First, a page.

Double Wide-Area Ablation and Recurrent Atrial Arrhythmias in Atrial Fibrillation

In patients with paroxysmal atrial fibrillation, double wide-area circumferential ablation does not prevent recurrent atrial arrhythmias.

Double wide-area circumferential ablation (WACA), compared with standard single WACA, does not prevent recurrent atrial arrhythmias (AA) in patients with paroxysmal atrial fibrillation (AF), according to findings published in the Journal of the American Medical Association Cardiology.

Researchers in Canada sought to compare prevention of recurrent atrial tachycardia, atrial flutter, or AF following double WACA vs standard single WACA in patients with paroxysmal AF. The primary endpoint was recurrence of atrial arrhythmia 91 to 365 days postablation. Need for repeated catheter ablation, along with procedural and safety variables, represented secondary endpoints. The hypothesis was that the chance of durable pulmonary vein isolation (PVI) would be increased by the wider area of atrial ablation resulting in atrial arrhythmia reduction.

The researchers conducted the prospective, multicenter, randomized, blinded AWARE trial ( Identifier: NCT02150902) in Canada at 10 university-affiliated centers. Patients aged at least 18 years with symptomatic paroxysmal AF were enrolled from March 2015 to May 2017. The researchers included 398 patients who received radiofrequency catheter ablation for PVI after being randomly assigned in a 1:1 ratio for either the double WACA experimental arm (n=203; mean age, 61.5±9.3 years; 32.5% women; 40.9% hypertension) or the single WACA control arm (n=195; mean age, 60.6±9.3 years; 33.3% women; 42.1% hypertension).

Prior to ablation, antiarrhythmic drug use was discontinued. Following ablation, patients received 6 weeks of ambulatory monitoring with electrocardiography, and no antiarrhythmic drugs were used during the 90-day blanking period. No patients received antiarrhythmic drugs during the 91- to 365-day period following ablation. Intention-to-treat analyses occurred between January and April 2022.

In patients with paroxysmal AF, an ablation strategy using routine delivery of a second circumferential line of ablation did not show any additional benefit in preventing AA [atrial arrhythmia] recurrence at 1 year.

Following catheter ablation in the control arm, 52 patients (26.8%) experienced dormant pulmonary vein conduction requiring additional ablation. In all patients, electrophysiologic testing was used to confirm bidirectional conduction block across all pulmonary veins.

There were 50 patients (24.6%) in the experimental arm and 52 patients (26.7%) in the control arm that experienced recurrent atrial arrhythmia at 1 year (relative risk [RR], 0.92; 95% CI, 0.66-1.29; P =.64). There were 15 patients (7.4%) in the experimental arm and 20 patients (10.3%) in the control arm who received repeated catheter ablation (RR, 0.72; 95% CI, 0.38-1.36). There were 14 patients (6.9%) in the experimental arm and 13 patients (6.7%) in the control arm with adjudicated serious adverse events. There was no difference between study arms regarding atrial arrhythmia-related emergency department visits or hospitalizations and no significant difference between arms in patient satisfaction scores or quality of life.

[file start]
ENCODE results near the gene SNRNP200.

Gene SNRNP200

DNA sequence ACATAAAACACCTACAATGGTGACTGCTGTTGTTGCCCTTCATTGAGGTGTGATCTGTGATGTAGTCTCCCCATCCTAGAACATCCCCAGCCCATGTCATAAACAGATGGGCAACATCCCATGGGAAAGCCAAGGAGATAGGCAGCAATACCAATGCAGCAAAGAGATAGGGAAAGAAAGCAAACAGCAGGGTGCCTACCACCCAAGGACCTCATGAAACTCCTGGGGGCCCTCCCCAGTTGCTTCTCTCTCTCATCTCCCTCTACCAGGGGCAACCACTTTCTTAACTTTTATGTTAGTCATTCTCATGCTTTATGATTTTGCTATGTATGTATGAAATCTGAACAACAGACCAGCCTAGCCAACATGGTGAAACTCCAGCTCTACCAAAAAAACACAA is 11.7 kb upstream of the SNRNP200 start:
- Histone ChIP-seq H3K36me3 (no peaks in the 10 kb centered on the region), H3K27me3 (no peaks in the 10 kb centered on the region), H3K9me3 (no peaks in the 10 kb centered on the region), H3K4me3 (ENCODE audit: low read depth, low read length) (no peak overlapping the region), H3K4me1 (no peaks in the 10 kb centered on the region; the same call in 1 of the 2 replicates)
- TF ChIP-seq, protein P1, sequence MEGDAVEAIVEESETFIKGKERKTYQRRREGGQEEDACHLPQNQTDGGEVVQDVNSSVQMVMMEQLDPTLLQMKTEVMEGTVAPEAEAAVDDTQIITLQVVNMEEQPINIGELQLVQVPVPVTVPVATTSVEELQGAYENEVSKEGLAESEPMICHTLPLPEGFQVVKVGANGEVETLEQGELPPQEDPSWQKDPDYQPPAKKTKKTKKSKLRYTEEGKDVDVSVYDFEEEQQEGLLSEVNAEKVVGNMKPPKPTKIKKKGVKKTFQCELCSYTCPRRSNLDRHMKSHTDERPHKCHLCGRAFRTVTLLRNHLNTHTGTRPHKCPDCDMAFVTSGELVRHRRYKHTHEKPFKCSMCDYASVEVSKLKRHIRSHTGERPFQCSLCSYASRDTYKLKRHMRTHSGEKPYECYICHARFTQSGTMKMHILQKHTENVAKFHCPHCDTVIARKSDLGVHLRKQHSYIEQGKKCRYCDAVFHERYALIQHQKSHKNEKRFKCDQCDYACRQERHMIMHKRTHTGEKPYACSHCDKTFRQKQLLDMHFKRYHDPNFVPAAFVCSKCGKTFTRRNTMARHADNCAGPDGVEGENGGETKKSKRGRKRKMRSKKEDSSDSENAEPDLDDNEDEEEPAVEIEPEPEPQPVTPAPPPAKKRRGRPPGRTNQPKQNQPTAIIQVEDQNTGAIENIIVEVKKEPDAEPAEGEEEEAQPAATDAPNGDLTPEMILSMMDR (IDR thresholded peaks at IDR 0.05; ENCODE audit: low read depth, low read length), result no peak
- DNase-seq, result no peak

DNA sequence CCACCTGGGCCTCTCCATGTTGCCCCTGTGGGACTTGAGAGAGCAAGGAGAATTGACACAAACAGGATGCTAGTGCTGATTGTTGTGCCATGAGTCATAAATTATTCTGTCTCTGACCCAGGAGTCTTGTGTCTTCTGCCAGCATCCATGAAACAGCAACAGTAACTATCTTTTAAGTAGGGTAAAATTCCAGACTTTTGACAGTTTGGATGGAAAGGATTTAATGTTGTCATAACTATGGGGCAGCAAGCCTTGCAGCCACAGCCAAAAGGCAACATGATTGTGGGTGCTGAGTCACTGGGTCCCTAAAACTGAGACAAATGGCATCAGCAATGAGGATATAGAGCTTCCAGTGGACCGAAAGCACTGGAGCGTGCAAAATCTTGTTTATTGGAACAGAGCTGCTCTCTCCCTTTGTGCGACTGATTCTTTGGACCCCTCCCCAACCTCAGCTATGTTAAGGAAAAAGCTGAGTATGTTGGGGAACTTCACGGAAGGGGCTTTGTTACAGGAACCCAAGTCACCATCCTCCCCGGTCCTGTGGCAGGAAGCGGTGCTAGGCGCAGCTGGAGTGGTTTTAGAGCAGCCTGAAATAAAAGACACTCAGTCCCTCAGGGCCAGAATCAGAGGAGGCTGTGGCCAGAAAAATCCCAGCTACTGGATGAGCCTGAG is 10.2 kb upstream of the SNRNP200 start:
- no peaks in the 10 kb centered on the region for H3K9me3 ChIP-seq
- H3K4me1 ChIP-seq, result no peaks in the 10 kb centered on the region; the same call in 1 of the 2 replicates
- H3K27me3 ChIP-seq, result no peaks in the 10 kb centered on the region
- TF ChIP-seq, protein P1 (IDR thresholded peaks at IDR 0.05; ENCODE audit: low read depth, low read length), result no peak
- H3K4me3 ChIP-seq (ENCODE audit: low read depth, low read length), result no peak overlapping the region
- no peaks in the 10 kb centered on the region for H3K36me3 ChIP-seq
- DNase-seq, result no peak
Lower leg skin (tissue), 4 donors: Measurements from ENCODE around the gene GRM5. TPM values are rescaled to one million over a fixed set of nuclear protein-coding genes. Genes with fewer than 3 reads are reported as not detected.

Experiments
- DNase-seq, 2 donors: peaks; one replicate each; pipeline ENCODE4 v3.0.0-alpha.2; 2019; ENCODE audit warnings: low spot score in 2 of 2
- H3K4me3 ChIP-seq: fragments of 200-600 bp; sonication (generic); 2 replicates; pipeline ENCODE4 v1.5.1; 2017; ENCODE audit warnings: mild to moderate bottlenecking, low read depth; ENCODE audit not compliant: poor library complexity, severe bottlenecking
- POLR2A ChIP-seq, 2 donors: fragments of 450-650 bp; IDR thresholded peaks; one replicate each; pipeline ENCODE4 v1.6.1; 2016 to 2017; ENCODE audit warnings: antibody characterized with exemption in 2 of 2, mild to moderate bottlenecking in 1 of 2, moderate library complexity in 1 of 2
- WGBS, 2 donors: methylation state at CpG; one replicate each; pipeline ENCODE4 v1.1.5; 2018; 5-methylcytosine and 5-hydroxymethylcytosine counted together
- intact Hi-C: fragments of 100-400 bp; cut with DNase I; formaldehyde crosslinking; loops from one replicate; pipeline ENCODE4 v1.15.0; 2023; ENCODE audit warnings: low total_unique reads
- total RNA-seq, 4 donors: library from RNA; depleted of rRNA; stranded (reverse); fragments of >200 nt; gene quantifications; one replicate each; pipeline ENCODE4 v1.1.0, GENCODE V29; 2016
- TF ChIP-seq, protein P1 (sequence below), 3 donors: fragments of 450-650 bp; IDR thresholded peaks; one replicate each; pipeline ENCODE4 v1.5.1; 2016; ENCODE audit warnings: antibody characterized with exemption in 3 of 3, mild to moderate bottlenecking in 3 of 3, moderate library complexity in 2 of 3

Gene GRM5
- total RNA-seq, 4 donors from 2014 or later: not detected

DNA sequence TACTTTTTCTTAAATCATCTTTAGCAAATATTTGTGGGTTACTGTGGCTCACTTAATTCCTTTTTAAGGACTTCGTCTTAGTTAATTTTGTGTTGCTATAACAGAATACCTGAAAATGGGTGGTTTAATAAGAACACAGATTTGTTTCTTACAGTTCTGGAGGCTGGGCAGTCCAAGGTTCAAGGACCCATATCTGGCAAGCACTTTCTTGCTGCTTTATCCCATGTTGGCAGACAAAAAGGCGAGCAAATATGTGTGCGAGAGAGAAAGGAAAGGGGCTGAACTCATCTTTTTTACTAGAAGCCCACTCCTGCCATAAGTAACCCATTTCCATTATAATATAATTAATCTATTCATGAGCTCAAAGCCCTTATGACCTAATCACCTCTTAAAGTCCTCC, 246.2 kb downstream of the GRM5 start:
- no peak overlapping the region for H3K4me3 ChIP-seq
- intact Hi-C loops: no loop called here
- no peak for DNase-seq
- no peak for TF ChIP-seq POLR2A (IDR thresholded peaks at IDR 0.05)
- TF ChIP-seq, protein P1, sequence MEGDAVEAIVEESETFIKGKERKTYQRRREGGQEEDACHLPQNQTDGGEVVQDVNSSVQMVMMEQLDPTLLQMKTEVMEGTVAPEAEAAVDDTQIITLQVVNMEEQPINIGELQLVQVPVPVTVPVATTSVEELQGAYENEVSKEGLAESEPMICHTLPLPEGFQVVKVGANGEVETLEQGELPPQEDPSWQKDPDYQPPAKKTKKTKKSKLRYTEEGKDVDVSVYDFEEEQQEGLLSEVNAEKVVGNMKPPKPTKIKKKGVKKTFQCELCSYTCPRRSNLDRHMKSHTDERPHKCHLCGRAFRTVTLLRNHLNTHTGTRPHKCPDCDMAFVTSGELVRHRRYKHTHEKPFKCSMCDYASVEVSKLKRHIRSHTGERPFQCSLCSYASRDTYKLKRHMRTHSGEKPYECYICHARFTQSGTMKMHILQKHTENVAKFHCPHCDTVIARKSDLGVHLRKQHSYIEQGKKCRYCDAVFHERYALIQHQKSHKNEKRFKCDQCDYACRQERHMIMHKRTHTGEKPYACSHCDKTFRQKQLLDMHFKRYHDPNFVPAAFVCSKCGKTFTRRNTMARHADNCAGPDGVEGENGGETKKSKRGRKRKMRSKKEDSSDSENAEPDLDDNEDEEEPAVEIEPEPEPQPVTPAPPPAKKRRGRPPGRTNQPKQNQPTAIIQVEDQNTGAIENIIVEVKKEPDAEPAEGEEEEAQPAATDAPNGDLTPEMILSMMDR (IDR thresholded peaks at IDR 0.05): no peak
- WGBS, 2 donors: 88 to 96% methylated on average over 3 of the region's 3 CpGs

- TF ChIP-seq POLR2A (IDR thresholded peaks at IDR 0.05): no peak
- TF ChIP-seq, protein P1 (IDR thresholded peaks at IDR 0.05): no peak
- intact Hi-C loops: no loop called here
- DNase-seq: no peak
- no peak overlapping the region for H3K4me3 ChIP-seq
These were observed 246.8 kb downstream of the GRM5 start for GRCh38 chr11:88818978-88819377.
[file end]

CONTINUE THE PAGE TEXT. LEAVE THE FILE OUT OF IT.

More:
There was no influence on trial results with prespecified subgroup analyses. There was no difference in any primary outcome between patients who received high-power ablation (radiofrequency energy ≥45W) vs patients who received standard radiofrequency energy settings. Comparing the University of Ottawa site vs all other centers combined showed no difference in primary outcomes.

Significant study limitations include the insufficient sample size and lack of generalizability.

“In patients with paroxysmal AF, an ablation strategy using routine delivery of a second circumferential line of ablation did not show any additional benefit in preventing AA [atrial arrhythmia] recurrence at 1 year,” the researchers wrote. “This is consistent with prior research in catheter ablation in patients with persistent AF, where empirical adjunctive ablation strategies failed to reduce AA recurrence.”

Disclosure: This research was supported by Biosense Webster, part of the Johnson & Johnson Family of Companies. Some study authors declared affiliations with biotech, pharmaceutical, and/or device companies. Please see the original reference for a full list of authors’ disclosures.


Nair GM, Birnie DH, Nery PB, et al. Standard vs augmented ablation of paroxysmal atrial fibrillation for reduction of atrial fibrillation recurrence: the AWARE randomized clinical trial. JAMA Cardiol. Published online March 22, 2023. doi:10.1001/jamacardio.2023.0212